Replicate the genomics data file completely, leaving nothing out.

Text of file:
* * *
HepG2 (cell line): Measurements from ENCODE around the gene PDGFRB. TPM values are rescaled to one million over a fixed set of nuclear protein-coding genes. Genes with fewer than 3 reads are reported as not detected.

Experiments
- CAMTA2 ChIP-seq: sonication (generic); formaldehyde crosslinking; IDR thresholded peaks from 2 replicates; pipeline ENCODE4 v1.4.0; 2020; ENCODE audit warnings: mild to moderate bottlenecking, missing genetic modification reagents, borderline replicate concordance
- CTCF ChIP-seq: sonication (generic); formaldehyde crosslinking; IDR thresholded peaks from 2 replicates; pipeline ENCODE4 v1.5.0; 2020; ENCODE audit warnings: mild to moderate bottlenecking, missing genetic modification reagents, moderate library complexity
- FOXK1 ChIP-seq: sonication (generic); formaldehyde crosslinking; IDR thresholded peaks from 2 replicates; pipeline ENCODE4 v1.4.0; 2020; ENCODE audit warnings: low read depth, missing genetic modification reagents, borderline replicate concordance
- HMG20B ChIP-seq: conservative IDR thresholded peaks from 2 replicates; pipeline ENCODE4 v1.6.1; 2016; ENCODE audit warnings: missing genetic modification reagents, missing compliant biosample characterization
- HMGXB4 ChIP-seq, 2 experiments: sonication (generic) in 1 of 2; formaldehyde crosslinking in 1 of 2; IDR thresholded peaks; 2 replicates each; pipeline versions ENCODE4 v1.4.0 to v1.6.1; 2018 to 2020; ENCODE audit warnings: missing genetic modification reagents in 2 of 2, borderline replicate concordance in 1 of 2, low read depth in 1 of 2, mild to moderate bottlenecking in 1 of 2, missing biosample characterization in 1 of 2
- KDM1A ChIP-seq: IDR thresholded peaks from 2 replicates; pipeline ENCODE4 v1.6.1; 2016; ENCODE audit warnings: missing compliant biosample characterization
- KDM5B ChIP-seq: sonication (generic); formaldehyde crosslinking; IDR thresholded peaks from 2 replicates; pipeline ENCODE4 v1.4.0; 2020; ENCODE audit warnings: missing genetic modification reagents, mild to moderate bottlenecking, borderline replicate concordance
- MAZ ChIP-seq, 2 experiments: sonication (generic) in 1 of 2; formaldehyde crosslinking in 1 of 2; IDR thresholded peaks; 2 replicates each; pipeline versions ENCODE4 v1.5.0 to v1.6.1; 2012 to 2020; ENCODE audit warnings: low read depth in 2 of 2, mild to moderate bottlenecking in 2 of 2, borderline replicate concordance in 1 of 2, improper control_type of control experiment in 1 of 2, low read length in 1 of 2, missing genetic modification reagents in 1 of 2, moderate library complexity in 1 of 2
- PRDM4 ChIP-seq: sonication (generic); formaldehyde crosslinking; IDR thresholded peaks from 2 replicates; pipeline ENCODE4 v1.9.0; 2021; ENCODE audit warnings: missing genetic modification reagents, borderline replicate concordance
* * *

HepG2 (cell line): Measurements from ENCODE around the gene PDGFRB. TPM values are rescaled to one million over a fixed set of nuclear protein-coding genes. Genes with fewer than 3 reads are reported as not detected.

Experiments
- CAMTA2 ChIP-seq: sonication (generic); formaldehyde crosslinking; IDR thresholded peaks from 2 replicates; pipeline ENCODE4 v1.4.0; 2020; ENCODE audit warnings: mild to moderate bottlenecking, missing genetic modification reagents, borderline replicate concordance
- CTCF ChIP-seq: sonication (generic); formaldehyde crosslinking; IDR thresholded peaks from 2 replicates; pipeline ENCODE4 v1.5.0; 2020; ENCODE audit warnings: mild to moderate bottlenecking, missing genetic modification reagents, moderate library complexity
- FOXK1 ChIP-seq: sonication (generic); formaldehyde crosslinking; IDR thresholded peaks from 2 replicates; pipeline ENCODE4 v1.4.0; 2020; ENCODE audit warnings: low read depth, missing genetic modification reagents, borderline replicate concordance
- HMG20B ChIP-seq: conservative IDR thresholded peaks from 2 replicates; pipeline ENCODE4 v1.6.1; 2016; ENCODE audit warnings: missing genetic modification reagents, missing compliant biosample characterization
- HMGXB4 ChIP-seq, 2 experiments: sonication (generic) in 1 of 2; formaldehyde crosslinking in 1 of 2; IDR thresholded peaks; 2 replicates each; pipeline versions ENCODE4 v1.4.0 to v1.6.1; 2018 to 2020; ENCODE audit warnings: missing genetic modification reagents in 2 of 2, borderline replicate concordance in 1 of 2, low read depth in 1 of 2, mild to moderate bottlenecking in 1 of 2, missing biosample characterization in 1 of 2
- KDM1A ChIP-seq: IDR thresholded peaks from 2 replicates; pipeline ENCODE4 v1.6.1; 2016; ENCODE audit warnings: missing compliant biosample characterization
- KDM5B ChIP-seq: sonication (generic); formaldehyde crosslinking; IDR thresholded peaks from 2 replicates; pipeline ENCODE4 v1.4.0; 2020; ENCODE audit warnings: missing genetic modification reagents, mild to moderate bottlenecking, borderline replicate concordance
- MAZ ChIP-seq, 2 experiments: sonication (generic) in 1 of 2; formaldehyde crosslinking in 1 of 2; IDR thresholded peaks; 2 replicates each; pipeline versions ENCODE4 v1.5.0 to v1.6.1; 2012 to 2020; ENCODE audit warnings: low read depth in 2 of 2, mild to moderate bottlenecking in 2 of 2, borderline replicate concordance in 1 of 2, improper control_type of control experiment in 1 of 2, low read length in 1 of 2, missing genetic modification reagents in 1 of 2, moderate library complexity in 1 of 2
- PRDM4 ChIP-seq: sonication (generic); formaldehyde crosslinking; IDR thresholded peaks from 2 replicates; pipeline ENCODE4 v1.9.0; 2021; ENCODE audit warnings: missing genetic modification reagents, borderline replicate concordance